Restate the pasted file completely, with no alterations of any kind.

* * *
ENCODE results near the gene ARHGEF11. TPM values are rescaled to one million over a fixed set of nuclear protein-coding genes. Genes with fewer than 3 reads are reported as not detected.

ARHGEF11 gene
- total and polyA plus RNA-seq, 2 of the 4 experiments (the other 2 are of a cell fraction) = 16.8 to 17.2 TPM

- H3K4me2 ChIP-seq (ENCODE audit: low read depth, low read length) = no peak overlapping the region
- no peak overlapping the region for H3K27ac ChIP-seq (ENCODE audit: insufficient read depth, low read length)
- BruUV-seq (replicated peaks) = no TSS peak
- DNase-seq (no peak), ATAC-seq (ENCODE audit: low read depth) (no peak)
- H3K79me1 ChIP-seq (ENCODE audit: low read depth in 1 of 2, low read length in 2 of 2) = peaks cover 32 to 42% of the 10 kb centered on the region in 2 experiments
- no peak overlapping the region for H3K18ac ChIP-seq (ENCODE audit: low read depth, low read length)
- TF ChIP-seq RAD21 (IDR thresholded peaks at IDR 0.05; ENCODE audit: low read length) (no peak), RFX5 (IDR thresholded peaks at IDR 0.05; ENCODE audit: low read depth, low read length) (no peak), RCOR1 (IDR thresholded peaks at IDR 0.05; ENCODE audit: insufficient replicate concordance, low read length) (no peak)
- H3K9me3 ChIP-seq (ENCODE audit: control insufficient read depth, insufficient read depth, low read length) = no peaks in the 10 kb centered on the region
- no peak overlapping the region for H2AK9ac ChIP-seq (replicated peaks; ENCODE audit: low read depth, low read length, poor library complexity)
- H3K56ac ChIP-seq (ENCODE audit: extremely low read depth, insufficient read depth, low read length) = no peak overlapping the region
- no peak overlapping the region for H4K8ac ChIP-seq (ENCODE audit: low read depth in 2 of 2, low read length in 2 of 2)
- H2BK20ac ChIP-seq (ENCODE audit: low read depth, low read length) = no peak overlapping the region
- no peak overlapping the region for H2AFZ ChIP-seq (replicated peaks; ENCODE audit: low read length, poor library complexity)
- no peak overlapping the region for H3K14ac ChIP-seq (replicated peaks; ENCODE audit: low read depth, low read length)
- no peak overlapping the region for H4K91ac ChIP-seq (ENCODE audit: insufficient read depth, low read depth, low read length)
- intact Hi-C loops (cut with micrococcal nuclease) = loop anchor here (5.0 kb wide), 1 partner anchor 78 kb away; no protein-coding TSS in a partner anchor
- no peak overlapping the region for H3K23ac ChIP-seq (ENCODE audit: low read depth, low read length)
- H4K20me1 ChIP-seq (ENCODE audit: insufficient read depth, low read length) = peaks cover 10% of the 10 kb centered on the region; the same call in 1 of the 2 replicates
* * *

ENCODE results near the gene ARHGEF11. TPM values are rescaled to one million over a fixed set of nuclear protein-coding genes. Genes with fewer than 3 reads are reported as not detected.

ARHGEF11 gene
- total and polyA plus RNA-seq, 2 of the 4 experiments (the other 2 are of a cell fraction) = 16.8 to 17.2 TPM

- H3K4me2 ChIP-seq (ENCODE audit: low read depth, low read length) = no peak overlapping the region
- no peak overlapping the region for H3K27ac ChIP-seq (ENCODE audit: insufficient read depth, low read length)
- BruUV-seq (replicated peaks) = no TSS peak
- DNase-seq (no peak), ATAC-seq (ENCODE audit: low read depth) (no peak)
- H3K79me1 ChIP-seq (ENCODE audit: low read depth in 1 of 2, low read length in 2 of 2) = peaks cover 32 to 42% of the 10 kb centered on the region in 2 experiments
- no peak overlapping the region for H3K18ac ChIP-seq (ENCODE audit: low read depth, low read length)
- TF ChIP-seq RAD21 (IDR thresholded peaks at IDR 0.05; ENCODE audit: low read length) (no peak), RFX5 (IDR thresholded peaks at IDR 0.05; ENCODE audit: low read depth, low read length) (no peak), RCOR1 (IDR thresholded peaks at IDR 0.05; ENCODE audit: insufficient replicate concordance, low read length) (no peak)
- H3K9me3 ChIP-seq (ENCODE audit: control insufficient read depth, insufficient read depth, low read length) = no peaks in the 10 kb centered on the region
- no peak overlapping the region for H2AK9ac ChIP-seq (replicated peaks; ENCODE audit: low read depth, low read length, poor library complexity)
- H3K56ac ChIP-seq (ENCODE audit: extremely low read depth, insufficient read depth, low read length) = no peak overlapping the region
- no peak overlapping the region for H4K8ac ChIP-seq (ENCODE audit: low read depth in 2 of 2, low read length in 2 of 2)
- H2BK20ac ChIP-seq (ENCODE audit: low read depth, low read length) = no peak overlapping the region
- no peak overlapping the region for H2AFZ ChIP-seq (replicated peaks; ENCODE audit: low read length, poor library complexity)
- no peak overlapping the region for H3K14ac ChIP-seq (replicated peaks; ENCODE audit: low read depth, low read length)
- no peak overlapping the region for H4K91ac ChIP-seq (ENCODE audit: insufficient read depth, low read depth, low read length)
- intact Hi-C loops (cut with micrococcal nuclease) = loop anchor here (5.0 kb wide), 1 partner anchor 78 kb away; no protein-coding TSS in a partner anchor
- no peak overlapping the region for H3K23ac ChIP-seq (ENCODE audit: low read depth, low read length)
- H4K20me1 ChIP-seq (ENCODE audit: insufficient read depth, low read length) = peaks cover 10% of the 10 kb centered on the region; the same call in 1 of the 2 replicates